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Posted on on January 31st, 2008
by Pincas Jawetz (


Thank you, I’ll try to be brief. As you probably know by now, I was invited to be a Messenger of Peace with a special focus on peacekeeping for the United Nations. I’ve very proud to accept that role.

My first piece of business was to get acquainted with peacekeepers in action. Which meant front lines of conflict zones. I was invited to travel with assistant secretary general, loot and her staff to Darfur, Chad, and eastern Congo. It was planned in secret for obvious security reasons and worse yet they might have seen some of my films.

As you probably now know, I was supposed to come back and report what I saw to the members of the troop contributing countries. However, in a new development, that wont’ be happening, which in effect means that a few minutes ago I was officially awarded the messenger of peace and then immediately directed not to give the message. So instead I’ll give it to you… and you can give it to the members.

I’m the son of a newsman, so the job of Messenger comes with the responsibility to deal with facts. Not to tell people what they want to hear… but to tell them the truth… unfiltered.

Each conflict zone has difficulties that are unique… but there is always one unifying thread… the worst atrocities are saved for its poorest and most vulnerable.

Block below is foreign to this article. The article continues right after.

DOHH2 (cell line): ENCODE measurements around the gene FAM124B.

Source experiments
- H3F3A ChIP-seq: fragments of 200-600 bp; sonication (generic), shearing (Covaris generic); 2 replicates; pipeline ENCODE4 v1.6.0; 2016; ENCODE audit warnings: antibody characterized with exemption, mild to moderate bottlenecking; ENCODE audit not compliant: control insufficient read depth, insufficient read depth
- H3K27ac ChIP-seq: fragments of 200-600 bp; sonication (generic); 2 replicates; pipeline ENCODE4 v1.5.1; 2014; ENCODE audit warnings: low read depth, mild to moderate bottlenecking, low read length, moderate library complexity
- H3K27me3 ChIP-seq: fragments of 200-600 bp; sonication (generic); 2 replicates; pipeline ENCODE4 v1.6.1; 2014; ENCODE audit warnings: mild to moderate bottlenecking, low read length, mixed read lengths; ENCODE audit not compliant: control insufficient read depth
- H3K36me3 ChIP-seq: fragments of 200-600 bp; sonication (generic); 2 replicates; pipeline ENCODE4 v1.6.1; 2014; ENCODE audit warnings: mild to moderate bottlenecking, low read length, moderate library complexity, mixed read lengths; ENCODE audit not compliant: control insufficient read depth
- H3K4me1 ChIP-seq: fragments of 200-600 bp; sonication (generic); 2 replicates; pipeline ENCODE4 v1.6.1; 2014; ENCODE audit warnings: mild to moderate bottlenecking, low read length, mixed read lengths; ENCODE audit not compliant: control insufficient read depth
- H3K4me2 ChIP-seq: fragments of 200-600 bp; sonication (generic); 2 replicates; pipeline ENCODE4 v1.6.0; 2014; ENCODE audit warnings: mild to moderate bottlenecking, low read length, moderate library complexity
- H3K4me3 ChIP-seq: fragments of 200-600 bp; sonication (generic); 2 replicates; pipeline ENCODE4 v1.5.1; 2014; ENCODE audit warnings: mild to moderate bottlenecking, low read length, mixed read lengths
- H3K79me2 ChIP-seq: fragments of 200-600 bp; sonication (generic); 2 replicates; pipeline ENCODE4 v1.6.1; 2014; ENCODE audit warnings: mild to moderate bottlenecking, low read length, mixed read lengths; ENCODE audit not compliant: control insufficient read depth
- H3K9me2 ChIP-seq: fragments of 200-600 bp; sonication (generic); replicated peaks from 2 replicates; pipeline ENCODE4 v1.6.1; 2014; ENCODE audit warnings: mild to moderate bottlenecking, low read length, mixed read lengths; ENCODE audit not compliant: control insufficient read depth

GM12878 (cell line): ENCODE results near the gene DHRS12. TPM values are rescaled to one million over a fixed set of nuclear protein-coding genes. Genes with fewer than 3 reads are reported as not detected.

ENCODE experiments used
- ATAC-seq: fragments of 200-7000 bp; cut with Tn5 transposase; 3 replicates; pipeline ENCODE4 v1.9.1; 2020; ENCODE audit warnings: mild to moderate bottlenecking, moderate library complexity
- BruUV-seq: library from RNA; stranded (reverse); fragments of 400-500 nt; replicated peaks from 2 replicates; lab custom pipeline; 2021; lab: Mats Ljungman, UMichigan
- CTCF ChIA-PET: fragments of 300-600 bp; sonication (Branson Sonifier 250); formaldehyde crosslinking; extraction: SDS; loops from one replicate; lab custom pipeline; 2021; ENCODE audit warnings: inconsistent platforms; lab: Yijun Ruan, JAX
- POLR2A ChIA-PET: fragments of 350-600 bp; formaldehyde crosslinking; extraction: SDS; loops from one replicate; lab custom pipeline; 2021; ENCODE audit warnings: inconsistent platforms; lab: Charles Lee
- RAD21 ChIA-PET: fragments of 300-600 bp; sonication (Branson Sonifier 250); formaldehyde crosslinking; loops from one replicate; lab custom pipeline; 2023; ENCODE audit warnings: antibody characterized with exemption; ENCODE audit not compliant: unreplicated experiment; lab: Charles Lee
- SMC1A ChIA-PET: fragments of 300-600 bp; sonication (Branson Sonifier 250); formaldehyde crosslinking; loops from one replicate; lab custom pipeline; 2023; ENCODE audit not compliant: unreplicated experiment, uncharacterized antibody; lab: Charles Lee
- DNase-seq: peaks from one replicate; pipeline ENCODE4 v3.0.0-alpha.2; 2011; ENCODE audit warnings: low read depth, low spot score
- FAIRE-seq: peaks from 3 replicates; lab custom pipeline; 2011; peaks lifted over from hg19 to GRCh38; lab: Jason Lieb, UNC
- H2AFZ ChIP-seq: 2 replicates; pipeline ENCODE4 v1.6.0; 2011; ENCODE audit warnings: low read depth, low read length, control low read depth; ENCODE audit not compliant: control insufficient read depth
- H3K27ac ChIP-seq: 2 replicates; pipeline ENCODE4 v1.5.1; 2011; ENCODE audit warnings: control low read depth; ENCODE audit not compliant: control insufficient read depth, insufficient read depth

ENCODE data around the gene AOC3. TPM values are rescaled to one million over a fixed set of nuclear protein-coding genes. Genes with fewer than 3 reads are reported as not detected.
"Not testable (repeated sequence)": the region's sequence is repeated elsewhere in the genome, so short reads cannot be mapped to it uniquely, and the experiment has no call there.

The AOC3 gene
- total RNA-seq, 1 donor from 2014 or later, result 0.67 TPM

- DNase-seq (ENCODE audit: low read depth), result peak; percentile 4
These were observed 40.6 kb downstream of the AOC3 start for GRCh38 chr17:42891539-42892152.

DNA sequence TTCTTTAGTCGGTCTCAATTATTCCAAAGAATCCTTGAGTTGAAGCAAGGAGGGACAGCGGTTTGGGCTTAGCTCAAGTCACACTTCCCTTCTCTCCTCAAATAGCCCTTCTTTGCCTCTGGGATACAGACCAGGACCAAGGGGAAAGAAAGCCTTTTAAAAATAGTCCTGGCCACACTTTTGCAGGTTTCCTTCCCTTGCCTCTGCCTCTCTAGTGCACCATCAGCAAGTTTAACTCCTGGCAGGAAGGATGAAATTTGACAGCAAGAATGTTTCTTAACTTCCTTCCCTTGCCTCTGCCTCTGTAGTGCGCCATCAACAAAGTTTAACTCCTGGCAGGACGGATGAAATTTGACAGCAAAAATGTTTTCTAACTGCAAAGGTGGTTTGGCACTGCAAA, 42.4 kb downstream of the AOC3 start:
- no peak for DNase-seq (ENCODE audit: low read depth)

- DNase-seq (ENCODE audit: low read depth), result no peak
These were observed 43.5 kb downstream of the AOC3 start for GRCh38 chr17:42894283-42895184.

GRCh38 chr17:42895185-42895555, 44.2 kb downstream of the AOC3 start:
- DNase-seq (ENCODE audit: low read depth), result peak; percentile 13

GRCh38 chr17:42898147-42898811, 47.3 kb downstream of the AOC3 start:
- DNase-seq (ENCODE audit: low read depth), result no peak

In the Congo, we were there the day the peace agreement was signed in Goma. We were in out-posts that were shelled days before… and for now, that fighting has stopped. It’s a very tenuous agreement… It’s flawed and messy but it is also… hope. Real tangible progress and change for peace.

It’s only because of the determination of the UN peacekeepers that this hope is possible.

In Chad, the peacekeeping role is in its infancy. The fighting is spilling back and forth from Darfur. The situation has deteriorated since I was there nearly two years ago.

The border of Chad and Darfur is the front line of the conflict. It’s a dangerous place to be, and the refugee and IDP camps are right there… at most risk.

We met with President Deby who assured us that the UN and humanitarians are not only welcome but needed in this country… That doesn’t mean it will be easy to succeed there.